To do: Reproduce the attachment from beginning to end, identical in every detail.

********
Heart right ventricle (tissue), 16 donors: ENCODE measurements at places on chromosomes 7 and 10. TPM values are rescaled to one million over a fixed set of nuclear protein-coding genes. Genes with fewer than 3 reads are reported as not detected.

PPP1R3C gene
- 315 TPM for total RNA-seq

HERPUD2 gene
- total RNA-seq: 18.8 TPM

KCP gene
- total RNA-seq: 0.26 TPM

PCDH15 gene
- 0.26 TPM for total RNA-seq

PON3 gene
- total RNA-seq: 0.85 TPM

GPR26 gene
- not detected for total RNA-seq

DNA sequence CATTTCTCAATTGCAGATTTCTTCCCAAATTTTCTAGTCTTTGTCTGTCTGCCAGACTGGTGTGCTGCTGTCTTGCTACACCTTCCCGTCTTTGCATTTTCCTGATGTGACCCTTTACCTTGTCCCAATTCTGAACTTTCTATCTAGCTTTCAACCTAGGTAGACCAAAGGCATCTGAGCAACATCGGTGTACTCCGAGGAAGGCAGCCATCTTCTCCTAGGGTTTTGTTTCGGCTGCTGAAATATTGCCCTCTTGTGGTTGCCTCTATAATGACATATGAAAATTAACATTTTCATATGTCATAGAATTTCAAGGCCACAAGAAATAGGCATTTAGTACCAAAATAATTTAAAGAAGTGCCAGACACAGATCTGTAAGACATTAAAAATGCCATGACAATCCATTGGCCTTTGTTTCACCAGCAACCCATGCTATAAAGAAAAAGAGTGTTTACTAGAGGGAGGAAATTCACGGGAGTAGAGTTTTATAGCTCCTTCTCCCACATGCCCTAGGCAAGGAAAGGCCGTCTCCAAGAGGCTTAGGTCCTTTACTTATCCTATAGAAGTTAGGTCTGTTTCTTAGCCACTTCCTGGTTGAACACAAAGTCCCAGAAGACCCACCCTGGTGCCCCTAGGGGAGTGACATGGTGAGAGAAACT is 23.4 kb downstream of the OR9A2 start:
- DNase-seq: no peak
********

Heart right ventricle (tissue), 16 donors: ENCODE measurements at places on chromosomes 7 and 10. TPM values are rescaled to one million over a fixed set of nuclear protein-coding genes. Genes with fewer than 3 reads are reported as not detected.

PPP1R3C gene
- 315 TPM for total RNA-seq

HERPUD2 gene
- total RNA-seq: 18.8 TPM

KCP gene
- total RNA-seq: 0.26 TPM

PCDH15 gene
- 0.26 TPM for total RNA-seq

PON3 gene
- total RNA-seq: 0.85 TPM

GPR26 gene
- not detected for total RNA-seq

DNA sequence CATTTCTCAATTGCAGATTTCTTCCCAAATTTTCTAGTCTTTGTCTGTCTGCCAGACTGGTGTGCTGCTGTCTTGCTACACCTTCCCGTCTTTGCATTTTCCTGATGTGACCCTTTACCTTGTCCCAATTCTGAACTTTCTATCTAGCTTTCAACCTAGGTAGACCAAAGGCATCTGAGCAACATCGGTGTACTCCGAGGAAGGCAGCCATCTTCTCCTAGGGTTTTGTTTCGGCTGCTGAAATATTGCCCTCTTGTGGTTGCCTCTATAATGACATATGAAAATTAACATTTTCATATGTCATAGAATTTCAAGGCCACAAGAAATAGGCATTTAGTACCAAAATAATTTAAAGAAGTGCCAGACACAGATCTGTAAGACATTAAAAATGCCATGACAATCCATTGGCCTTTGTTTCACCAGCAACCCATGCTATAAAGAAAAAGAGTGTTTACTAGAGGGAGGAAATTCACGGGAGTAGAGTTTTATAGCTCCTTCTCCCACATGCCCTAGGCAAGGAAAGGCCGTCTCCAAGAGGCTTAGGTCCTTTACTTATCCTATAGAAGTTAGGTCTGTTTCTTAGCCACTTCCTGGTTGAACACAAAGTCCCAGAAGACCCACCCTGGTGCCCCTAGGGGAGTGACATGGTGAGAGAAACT is 23.4 kb downstream of the OR9A2 start:
- DNase-seq: no peak